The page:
Shaking Incubator Instructions (In Progress)
Hardware Component of the Cell-Free System
As previously stated we are looking into applying our bioassay as a low-cost shaking incubator for iGEM teams that don’t have incubators in the labs of their facilities and cannot afford a more expensive one. Currently, we are in the process of creating an instructional manual so teams are able to build their own shaking incubator from scratch, however, due to the COVID-19 pandemic, we don’t have direct access to our lab. For that reason, we are going to be collaborating with the Tübingen iGEM team, who would 3D print and laser cut our shaking incubator and test it by conducting a growth curve with E.Coli to then give us feedback on the model. As well as providing us with knowledge for the creation and testing of our new alternative; a cell-free “DipStick”.
We are hoping that through their testing and feedback we can continue to improve on our design as well as the instructions we have made along with it to inform other teams and science groups interested in synthetic biology on how to build the shaking incubator. When we have finalized the design and instructions we will make them public and aim to help people all around the world find a cheaper way of incubating bacteria.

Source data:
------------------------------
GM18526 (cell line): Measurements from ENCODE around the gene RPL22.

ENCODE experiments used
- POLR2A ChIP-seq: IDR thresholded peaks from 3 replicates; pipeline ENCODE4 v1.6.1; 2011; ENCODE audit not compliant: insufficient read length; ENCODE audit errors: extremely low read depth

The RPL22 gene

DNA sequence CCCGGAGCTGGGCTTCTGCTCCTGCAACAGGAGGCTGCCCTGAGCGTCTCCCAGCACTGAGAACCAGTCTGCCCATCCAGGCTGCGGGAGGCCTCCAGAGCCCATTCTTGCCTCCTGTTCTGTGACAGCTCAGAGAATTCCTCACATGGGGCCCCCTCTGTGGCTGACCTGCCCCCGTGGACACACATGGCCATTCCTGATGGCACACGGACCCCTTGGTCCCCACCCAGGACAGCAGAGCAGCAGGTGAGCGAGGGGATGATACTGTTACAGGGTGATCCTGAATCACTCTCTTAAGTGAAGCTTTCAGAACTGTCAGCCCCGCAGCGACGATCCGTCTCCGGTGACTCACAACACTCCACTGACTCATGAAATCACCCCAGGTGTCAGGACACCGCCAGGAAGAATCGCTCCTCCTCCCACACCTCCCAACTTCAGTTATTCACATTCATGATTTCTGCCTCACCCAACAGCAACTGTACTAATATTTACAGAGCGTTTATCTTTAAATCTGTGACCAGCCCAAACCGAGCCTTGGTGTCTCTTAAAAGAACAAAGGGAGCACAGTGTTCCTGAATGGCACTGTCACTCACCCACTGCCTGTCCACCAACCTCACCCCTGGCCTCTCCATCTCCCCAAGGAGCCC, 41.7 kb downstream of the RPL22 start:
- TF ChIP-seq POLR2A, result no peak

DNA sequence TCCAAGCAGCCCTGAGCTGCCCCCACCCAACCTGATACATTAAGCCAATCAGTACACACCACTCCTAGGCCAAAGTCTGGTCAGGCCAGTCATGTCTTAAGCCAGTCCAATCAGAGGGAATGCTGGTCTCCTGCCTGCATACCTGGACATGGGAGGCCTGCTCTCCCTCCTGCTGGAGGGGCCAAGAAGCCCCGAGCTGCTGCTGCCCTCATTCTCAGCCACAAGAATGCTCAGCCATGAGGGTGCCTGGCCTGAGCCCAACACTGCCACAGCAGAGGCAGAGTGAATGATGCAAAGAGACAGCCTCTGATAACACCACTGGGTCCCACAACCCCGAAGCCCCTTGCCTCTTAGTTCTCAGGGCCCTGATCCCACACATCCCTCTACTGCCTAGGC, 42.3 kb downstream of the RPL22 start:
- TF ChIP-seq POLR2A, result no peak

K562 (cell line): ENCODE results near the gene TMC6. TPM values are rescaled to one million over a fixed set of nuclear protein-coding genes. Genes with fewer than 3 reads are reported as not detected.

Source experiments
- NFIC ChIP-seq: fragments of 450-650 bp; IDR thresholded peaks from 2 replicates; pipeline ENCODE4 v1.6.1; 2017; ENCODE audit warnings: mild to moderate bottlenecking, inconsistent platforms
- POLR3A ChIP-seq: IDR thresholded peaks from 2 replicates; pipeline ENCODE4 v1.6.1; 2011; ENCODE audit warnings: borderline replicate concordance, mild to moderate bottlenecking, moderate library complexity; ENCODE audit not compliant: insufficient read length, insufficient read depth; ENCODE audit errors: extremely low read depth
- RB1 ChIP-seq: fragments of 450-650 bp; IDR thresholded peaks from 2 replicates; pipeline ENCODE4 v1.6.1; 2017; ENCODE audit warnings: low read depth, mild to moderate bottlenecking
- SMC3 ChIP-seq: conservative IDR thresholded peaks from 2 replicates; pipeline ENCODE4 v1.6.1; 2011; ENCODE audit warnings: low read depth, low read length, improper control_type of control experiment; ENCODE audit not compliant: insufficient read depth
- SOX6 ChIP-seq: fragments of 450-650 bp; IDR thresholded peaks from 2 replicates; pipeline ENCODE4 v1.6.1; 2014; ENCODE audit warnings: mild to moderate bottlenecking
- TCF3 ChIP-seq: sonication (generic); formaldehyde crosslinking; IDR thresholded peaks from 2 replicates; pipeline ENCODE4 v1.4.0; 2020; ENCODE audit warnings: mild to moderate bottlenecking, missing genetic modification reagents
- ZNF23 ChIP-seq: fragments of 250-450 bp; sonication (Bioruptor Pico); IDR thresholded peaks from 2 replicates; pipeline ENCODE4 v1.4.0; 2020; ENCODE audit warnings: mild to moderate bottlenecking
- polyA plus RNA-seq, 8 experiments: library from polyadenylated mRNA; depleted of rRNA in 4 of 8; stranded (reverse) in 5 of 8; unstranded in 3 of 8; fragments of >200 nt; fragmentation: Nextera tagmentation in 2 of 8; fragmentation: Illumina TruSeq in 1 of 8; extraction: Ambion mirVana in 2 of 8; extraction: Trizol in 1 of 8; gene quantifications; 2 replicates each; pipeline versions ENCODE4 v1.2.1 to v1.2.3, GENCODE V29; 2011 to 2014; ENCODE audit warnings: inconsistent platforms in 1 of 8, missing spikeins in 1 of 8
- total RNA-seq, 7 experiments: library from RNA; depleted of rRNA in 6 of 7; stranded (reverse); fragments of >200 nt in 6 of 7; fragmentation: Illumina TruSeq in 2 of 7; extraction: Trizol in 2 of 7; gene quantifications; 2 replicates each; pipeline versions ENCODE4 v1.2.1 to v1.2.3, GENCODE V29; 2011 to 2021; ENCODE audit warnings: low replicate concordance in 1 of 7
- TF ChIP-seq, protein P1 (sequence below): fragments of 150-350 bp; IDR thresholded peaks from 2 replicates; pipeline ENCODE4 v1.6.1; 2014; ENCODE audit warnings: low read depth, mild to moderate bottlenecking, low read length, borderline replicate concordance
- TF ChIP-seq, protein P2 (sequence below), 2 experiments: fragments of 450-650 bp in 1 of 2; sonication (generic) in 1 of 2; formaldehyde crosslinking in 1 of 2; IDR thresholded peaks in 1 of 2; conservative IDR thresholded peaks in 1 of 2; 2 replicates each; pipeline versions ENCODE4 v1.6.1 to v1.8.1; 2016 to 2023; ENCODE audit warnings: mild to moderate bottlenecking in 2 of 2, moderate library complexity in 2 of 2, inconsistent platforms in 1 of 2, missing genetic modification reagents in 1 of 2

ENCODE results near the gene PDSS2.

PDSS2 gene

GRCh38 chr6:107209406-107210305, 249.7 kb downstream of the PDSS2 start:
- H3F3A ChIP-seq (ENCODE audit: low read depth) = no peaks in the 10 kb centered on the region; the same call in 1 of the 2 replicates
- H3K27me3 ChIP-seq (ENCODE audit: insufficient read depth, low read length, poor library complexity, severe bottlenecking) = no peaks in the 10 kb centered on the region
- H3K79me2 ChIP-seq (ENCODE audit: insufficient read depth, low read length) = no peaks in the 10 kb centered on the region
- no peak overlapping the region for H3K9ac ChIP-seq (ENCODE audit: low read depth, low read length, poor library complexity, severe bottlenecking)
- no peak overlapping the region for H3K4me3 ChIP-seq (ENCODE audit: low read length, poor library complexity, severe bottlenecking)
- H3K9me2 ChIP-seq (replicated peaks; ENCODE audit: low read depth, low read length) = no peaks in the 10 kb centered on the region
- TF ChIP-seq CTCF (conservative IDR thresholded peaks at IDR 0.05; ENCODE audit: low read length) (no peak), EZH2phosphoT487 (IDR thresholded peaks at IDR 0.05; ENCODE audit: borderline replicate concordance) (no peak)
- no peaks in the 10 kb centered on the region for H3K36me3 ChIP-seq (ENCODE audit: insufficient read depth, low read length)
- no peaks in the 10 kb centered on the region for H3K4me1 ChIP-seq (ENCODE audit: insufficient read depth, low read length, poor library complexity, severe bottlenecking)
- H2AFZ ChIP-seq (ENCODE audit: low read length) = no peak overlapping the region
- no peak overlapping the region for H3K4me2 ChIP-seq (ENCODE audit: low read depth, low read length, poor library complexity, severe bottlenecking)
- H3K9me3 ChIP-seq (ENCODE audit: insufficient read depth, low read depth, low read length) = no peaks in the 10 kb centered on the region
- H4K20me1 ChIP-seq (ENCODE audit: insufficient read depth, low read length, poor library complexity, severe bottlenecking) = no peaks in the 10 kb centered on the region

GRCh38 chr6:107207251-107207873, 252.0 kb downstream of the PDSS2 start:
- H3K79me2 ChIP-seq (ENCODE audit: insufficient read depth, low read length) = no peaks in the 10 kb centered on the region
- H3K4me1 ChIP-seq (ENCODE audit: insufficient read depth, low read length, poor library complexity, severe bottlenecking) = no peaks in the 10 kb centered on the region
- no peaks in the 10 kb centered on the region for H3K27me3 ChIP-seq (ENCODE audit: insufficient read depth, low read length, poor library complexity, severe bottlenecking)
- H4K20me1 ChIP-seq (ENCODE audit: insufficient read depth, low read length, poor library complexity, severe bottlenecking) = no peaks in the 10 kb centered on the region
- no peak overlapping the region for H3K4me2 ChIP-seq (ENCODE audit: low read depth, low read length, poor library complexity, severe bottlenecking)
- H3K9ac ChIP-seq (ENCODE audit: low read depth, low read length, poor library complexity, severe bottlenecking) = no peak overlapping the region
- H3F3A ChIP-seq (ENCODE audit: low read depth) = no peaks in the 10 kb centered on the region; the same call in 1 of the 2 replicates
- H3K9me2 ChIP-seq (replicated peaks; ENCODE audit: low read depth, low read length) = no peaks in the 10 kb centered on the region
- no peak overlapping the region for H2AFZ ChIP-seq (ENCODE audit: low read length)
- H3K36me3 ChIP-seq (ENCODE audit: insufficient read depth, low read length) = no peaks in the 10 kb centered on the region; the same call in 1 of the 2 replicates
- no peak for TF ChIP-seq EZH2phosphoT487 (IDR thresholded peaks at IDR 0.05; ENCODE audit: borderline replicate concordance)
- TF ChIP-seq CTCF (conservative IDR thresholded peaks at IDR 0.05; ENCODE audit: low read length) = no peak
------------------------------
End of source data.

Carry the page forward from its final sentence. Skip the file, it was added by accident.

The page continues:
Freeze-Drying the Cell-Free Test
As explained in the integrated human practices section, we wish to lyophilize our construct onto paper in order to reduce maintenance costs and make the test easier to use. According to our research and interactions with Arbor Biosciences, this should be possible. If we are not able to do this, alternative liquid methods will be pursued.
We intend to use the protocol developed by professor Keith Pardee from Harvard University written in his paper "paper-based gene networks." (Link)
Given the current circumstances, we are unable to run any tests (no lab access). However, TASA, our sponsor, is willing to run the freeze-drying tests for us. At the moment we have attempted to set up experiments to test the ability to freeze-dry. The master mix has a GFP control and therefore experiments ensuring its expression would be set up.
|Pipets capable of pipetting 0 –100 μL|
|Sterile and nuclease-free 1.5 or 2.0-mL Eppendorftubes|
|Nuclease-free, barrier tips|
|PCR tubes or multi-well plates|
|Nuclease-free, molecular biology-grade water|
Tuebingen Team Collaboration
Throughout the pandemic, we established a collaboration with the Tubingen igem German team. Being a High School team in a third world nation that will most likely open schools in late 2021, we realized that to execute our plans next season, we needed all the support we could get from other teams to avoid any possible setbacks. For that reason, we are extremely grateful for Tubingen’s mentorship in the process. Their help regarding our freeze-drying protocol and their guidance through certain obstacles and possible issues makes us feel confident that our project will be done correctly when the opportunity arises. Furthermore, the Tubingen team, having access to a lab and tech department, has agreed to build our shaking incubator with the manual our hardware team has set up. Their feedback will be very helpful and their attempts to run growth curves using the device will let us know how to better improve certain design aspects. So far, we have had three meetings to check in and troubleshoot possible problems.